Cheerleader convicted of abusing baby’s corpse requests seal

Posted at 7:00 AM, August 18, 2022 and last updated 6:41 AM, August 19, 2022

LEBANON, Ohio (WCPO) — Brooke Skylar Richardson, who was convicted by a Warren County jury of abusing her baby’s corpse, is requesting the judge seal the fifth-degree felony conviction.

The motion filed Friday by her attorney Charles M. Rittgers comes 19 months after Richardson was released early from probation by Warren County Common Pleas Judge Donald Oda II.

 

Richardson, now 23, was found guilty in September 2019 of abuse of a corpse following the death of her baby girl that she buried in the backyard of her parents’ Carlisle home. After a lengthy trial, she was sentenced to three years of community control.

WATCH TRIAL ON DEMAND: OH v. RICHARDSON (2019)

Oda, who presided over the trial, released Richardson after only 14 months of her 36-month probation had been completed.

In the short motion requesting the seal, Rittgers said “there are no criminal proceedings currently pending against Ms. Richardson, and the interests of the defendant in having the official record of this case sealed outweigh the legitimate needs, if any, of the state in maintaining such records.”

Warren County Prosecutor David Fornshell said, “we have received it and we will respond.”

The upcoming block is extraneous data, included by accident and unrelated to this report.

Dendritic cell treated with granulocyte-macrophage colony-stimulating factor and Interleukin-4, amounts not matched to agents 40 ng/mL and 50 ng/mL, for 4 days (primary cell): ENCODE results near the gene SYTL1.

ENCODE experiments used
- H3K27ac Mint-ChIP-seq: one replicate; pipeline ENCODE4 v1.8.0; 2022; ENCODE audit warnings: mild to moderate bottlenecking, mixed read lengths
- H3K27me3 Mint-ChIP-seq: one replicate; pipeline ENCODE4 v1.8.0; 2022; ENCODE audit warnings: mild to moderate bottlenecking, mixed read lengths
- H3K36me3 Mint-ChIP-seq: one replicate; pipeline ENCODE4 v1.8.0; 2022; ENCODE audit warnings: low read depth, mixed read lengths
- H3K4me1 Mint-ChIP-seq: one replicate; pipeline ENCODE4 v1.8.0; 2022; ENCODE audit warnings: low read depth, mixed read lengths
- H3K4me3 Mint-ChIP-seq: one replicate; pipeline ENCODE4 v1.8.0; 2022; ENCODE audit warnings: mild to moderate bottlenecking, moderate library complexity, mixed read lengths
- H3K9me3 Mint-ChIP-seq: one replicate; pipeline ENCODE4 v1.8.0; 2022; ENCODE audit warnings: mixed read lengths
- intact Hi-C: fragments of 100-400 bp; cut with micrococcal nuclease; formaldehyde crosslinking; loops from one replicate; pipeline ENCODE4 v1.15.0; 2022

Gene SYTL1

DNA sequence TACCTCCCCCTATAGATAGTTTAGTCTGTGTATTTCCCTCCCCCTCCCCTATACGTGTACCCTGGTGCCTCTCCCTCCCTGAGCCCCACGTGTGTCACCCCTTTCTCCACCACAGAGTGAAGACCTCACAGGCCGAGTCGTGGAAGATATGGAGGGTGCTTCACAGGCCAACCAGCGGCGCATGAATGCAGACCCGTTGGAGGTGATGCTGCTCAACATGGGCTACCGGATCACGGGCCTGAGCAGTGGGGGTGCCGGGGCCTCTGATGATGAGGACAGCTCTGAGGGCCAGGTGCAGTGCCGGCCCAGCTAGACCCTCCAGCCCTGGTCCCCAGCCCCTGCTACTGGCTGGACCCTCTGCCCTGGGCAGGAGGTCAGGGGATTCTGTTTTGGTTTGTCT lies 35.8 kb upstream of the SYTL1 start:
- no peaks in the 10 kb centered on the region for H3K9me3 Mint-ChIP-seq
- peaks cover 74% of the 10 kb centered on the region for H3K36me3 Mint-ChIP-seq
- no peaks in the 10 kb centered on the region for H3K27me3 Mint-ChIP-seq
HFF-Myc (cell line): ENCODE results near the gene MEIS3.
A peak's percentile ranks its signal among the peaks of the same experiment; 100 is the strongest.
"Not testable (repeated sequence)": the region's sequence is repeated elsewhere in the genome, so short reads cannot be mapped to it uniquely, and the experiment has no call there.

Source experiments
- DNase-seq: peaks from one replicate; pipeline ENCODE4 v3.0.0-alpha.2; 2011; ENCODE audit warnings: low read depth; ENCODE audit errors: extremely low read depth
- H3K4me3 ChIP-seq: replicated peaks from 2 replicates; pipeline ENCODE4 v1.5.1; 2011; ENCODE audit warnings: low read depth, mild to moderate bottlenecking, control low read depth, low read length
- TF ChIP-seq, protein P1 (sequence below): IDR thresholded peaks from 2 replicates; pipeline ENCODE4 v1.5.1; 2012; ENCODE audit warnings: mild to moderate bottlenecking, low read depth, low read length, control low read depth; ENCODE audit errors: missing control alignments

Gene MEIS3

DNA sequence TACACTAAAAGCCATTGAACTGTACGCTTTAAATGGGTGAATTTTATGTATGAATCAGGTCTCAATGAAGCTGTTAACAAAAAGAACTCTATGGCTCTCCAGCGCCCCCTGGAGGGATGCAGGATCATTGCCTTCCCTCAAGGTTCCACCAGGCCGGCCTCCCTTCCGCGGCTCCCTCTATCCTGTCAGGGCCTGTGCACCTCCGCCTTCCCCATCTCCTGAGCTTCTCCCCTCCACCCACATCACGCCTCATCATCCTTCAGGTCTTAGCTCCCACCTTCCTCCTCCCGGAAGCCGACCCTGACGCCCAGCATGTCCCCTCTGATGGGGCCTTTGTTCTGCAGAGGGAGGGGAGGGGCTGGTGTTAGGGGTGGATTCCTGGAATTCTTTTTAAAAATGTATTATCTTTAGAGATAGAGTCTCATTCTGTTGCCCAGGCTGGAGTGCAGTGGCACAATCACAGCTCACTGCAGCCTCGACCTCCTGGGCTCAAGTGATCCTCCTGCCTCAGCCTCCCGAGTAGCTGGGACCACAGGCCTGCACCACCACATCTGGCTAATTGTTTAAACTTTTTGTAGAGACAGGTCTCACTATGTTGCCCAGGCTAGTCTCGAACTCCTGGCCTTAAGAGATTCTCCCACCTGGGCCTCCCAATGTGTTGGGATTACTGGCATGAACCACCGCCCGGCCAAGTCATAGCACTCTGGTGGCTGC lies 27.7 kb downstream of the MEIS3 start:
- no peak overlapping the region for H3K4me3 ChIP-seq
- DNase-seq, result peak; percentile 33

Richardson, then an 18-year-old high school senior, gave birth to the baby in secret and buried her in the backyard. She was acquitted on charges of aggravated murder, involuntary manslaughter and child endangering after months of litigation and a trial that received national media coverage.

Brooke Skylar Richardson listens in court during her sentencing. (Court TV)

During the hearing to release Richardson from probation, Oda said there is a perception and a reality to this case, and the reality is Richardson was convicted of a low-level felony.

“There is no reason for me to invest the time and resources of my probation department in supervising you,” Oda said. The judge said probation is not punishment, but “it is an opportunity to demonstrate why the stated prison term of 12 months in prison should not be imposed.”

To Richardson, Oda concluded, “There is nothing … that leads me to believe you do not follow the rules or are going to commit any crimes in the future.”

In November 2020, Richardson’s attorney said she has a job, is in college and continues with mental health treatment. Richardson is working for her attorneys’ law firm, Rittgers and Rittgers, and Richardson intends to study law.

This story was originally published Aug. 17 by WCPO in Cincinnati, an E.W. Scripps Company.

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